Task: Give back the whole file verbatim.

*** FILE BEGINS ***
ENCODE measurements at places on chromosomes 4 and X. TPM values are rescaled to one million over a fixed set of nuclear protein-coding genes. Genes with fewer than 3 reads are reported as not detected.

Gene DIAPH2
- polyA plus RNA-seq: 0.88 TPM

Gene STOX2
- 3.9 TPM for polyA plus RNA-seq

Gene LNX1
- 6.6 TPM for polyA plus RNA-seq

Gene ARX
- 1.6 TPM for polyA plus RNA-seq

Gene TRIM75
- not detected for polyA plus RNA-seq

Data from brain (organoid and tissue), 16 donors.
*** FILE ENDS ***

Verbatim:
ENCODE measurements at places on chromosomes 4 and X. TPM values are rescaled to one million over a fixed set of nuclear protein-coding genes. Genes with fewer than 3 reads are reported as not detected.

Gene DIAPH2
- polyA plus RNA-seq: 0.88 TPM

Gene STOX2
- 3.9 TPM for polyA plus RNA-seq

Gene LNX1
- 6.6 TPM for polyA plus RNA-seq

Gene ARX
- 1.6 TPM for polyA plus RNA-seq

Gene TRIM75
- not detected for polyA plus RNA-seq

Data from brain (organoid and tissue), 16 donors.